I recently saw Helvetica, a documentary directed by Gary Hustwit about the typeface of the same name — it is available streaming and on DVD from Netflix, for those of you who have a subscription. As someone who studies ubiquitous socio-technological infrastructures (and Helvetica is certainly one), I know how hard it is to seriously pay attention to something that which we see every day. It may seem counter-intuitive, but as Susan Leigh Star reminds us, the more widespread an infrastructure is, the more we use it and depend on it, the more invisible it becomes — that is, until it breaks or generates controversy, in which case it is far too easy. But to actually say something about what well-oiled, hidden-in-plain-sight infrastructures are, how they came to have such a place in our society, and why they won out over their competitors is a notoriously difficult task. But I came to realize that the film is less of a history of fonts, and more of an anthropology of design.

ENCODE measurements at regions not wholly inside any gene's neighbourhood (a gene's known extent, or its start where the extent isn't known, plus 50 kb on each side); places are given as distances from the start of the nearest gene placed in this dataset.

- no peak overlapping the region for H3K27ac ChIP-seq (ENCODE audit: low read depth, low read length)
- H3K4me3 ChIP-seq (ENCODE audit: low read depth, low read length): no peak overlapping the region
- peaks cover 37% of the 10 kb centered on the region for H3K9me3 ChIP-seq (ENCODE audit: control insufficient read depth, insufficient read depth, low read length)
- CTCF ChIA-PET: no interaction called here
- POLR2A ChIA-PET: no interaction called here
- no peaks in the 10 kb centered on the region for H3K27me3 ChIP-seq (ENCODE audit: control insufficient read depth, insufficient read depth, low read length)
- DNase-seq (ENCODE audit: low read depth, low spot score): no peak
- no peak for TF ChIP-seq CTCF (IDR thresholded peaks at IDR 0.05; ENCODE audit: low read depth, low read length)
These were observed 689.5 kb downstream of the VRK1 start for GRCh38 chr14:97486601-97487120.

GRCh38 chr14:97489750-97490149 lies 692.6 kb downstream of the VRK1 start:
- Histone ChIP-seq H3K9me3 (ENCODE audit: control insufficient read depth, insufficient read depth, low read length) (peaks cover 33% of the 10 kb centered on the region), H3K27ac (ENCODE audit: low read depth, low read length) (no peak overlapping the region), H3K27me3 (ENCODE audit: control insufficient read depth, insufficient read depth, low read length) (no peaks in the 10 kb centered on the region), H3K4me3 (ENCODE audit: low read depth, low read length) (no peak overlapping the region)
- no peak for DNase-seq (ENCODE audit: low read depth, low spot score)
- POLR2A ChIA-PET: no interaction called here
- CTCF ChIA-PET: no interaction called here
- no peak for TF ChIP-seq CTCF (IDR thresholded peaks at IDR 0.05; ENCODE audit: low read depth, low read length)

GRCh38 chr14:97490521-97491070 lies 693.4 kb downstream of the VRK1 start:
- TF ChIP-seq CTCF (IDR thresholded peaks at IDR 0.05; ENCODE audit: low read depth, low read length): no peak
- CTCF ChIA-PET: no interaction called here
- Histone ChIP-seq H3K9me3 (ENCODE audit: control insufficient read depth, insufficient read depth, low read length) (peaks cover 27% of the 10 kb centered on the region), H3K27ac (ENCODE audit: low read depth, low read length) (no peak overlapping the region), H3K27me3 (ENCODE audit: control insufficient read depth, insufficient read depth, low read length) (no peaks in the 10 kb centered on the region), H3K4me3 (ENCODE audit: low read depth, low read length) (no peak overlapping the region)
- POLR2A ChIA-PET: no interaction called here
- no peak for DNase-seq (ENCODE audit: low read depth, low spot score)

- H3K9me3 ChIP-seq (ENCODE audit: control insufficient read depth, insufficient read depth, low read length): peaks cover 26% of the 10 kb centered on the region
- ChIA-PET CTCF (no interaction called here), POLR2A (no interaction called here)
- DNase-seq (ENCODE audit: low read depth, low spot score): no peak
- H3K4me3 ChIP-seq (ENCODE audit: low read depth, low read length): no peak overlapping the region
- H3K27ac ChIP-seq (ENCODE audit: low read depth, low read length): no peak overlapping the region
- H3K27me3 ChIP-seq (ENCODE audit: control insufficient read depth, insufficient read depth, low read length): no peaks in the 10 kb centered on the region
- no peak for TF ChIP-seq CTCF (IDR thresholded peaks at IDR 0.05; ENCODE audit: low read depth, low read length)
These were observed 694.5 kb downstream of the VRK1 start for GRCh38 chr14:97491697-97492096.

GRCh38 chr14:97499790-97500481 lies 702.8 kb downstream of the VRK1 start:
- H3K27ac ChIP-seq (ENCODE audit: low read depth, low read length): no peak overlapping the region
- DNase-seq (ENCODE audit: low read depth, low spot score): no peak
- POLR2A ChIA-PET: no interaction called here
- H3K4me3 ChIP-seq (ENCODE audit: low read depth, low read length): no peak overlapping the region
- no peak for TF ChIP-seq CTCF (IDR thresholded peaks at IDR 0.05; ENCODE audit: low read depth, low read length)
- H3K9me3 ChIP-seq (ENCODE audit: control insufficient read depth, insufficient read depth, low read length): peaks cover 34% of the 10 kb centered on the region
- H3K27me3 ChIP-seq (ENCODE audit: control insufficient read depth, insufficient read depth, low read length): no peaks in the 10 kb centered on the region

This is a response to they hypertext fiction work Patchwork Girl by Shelley Jackson. It is comprised in part of ‘patches’ of other works, most notably Mary Shelley’s Frankenstein. I have made this essay entirely out of parts from the novel.
The vast worlds of Massively Multiplayer Online Role Playing Games (MMORPGs) seem to be the closest implementation of postmodern theories of identity. In these games, a player is able (forced, even) to radically constitute their on-line self at will. Despite this, these virtual gaming communities should not be seen as safe spaces in which a subject can realize their true (or ideal) self. In these games, a globalized capitalist hegemony is furthered both inside and out of the virtual world, violent normalization based on hierarchy and militarism is commonplace in all but the tamest on-line realms, and seemingly free-form gender play becomes appropriated, paradoxically entrenching a stable gender order.
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